In a stroke of genius, Pinterest threw this beautiful link (http://www.dosmallthingswithlove.com/2015/04/husband-and-wife-meeting-printable-agenda.html) up at me a few weeks ago and based on a few weeks of practice it has transformed our Sunday night planning session for me. Sunday nights are now not about sitting and helping my husband recover from brain injury, but about appreciating each other, communicating and getting on the same page. It might seem silly to some, but for me this outline has really changed how I approach our life routines.
Everything laid out for our Sunday night meetings – just missing the big mugs of tea that usually accompany us.
Bold claim for the title, but really my blog post can probably be summarized with one sentence: it’s different for everyone.
We were told repeatedly that routine and lists and organization need to become priorities in our life to minimize the work Jason’s brain is doing just to get through each day. And so we’ve spent the last two years trying to refine and adapt our routines and coping mechanisms to make life easy. We aren’t the best at it, and despite the fact that I actually love routine I’ve learned it’s really hard to enforce when you also want to feel like you have a full life.
- Life routine. In general, I do not set us up for success in general routine. My work as a massage therapist and as a Norwex sales rep does not have the same schedule week to week and so my ability to help out around the house changes. I have, at various times, considered trying to find an office job or retail with set hours, just to make our life a bit more predictable but frankly my job and coworkers are often one of the things that keep me sane and happy.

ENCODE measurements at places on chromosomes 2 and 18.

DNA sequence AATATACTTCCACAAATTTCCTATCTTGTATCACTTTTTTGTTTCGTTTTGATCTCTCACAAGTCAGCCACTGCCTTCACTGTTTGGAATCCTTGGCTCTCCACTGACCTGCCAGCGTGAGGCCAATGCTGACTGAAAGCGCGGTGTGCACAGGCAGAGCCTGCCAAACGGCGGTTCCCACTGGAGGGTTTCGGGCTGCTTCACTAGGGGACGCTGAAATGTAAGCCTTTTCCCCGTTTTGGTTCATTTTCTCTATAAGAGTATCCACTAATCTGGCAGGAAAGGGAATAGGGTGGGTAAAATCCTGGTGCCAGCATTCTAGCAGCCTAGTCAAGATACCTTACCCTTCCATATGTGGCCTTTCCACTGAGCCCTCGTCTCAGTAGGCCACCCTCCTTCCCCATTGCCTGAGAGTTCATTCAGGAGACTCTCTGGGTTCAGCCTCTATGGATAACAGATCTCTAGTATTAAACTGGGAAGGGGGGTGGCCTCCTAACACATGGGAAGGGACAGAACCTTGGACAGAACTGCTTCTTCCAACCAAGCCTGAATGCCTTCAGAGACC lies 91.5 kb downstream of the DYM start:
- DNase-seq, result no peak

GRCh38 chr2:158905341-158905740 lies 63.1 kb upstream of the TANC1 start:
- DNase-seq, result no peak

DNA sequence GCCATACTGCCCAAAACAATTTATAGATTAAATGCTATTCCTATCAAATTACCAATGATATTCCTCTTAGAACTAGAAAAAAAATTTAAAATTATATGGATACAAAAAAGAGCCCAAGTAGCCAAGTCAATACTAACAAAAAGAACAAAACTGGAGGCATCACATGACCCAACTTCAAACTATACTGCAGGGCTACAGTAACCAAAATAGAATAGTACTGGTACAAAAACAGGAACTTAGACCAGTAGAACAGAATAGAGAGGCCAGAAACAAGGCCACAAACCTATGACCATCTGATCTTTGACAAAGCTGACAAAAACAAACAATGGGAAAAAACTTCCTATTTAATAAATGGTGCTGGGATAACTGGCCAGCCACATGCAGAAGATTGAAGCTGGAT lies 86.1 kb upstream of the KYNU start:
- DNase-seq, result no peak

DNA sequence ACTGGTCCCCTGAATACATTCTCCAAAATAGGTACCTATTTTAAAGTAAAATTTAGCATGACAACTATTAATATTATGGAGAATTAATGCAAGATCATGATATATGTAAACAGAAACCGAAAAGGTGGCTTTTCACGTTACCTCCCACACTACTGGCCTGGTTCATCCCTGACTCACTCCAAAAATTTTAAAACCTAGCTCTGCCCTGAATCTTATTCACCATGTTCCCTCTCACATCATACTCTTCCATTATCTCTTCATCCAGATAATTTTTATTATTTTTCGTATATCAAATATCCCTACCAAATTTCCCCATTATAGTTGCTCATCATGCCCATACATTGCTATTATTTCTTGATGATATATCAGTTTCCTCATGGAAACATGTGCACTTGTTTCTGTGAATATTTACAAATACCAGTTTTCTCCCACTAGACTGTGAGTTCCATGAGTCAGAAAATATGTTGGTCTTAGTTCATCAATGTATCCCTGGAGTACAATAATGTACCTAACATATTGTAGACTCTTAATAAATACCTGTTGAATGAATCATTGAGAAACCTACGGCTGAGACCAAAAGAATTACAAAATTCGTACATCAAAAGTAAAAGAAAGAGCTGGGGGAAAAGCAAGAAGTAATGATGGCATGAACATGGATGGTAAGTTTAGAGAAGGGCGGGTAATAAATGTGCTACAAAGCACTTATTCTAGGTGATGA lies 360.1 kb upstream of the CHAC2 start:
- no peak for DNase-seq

- Lists. Lists are great. I am a super list maker. I can have lists on the fridge and in my dayplanner and my phone and the car. I make a ton of lists. But do they make sense to Jason? Is my writing even legible? Is he even checking them? Lists are only a great tool if you use them after making them, which is sometimes a challenge. One of our goals for 2017 is to work on using lists more efficiently.
- Meals. Despite always being a meal planner, meals are an area we have struggled quite a bit since the brain injury. The exhaustion and frustration that controlled much of our life early in this journey meant that by dinner time we had no ability to cook. Even as we started to get more disciplined with sleep and routine, my grocery list making or shopping often left us scrambling when we didn’t have the right ingredients. We’ve since found a pretty good solution that I’ll discuss in another post.
- Relationship. Brain injury stole a lot of our newlywed memories and experiences. We’ve had to rework how we live out our marriage so that it a)helps us both feel loved and b) doesn’t take all of Jason’s energy.
Over the next month or so I’m going to go into each of these topics in a bit more depth to explain what systems we use that seem to help us live out routine. Nothing is new or amazing, I basically just explore pinterest for hours to see what other people do, then try it at home and adapt it 8467 times as needed. My hope is that with this mini series of posts we will be able to help anyone see that a) Brain injuries may require life long problem solving and energy conservation, b) provide examples of systems that may work for others or may spark ideas for others. Every brain injury is different, every family is different so what works for us today, may not work for us in a few months let alone for a family with different challenges.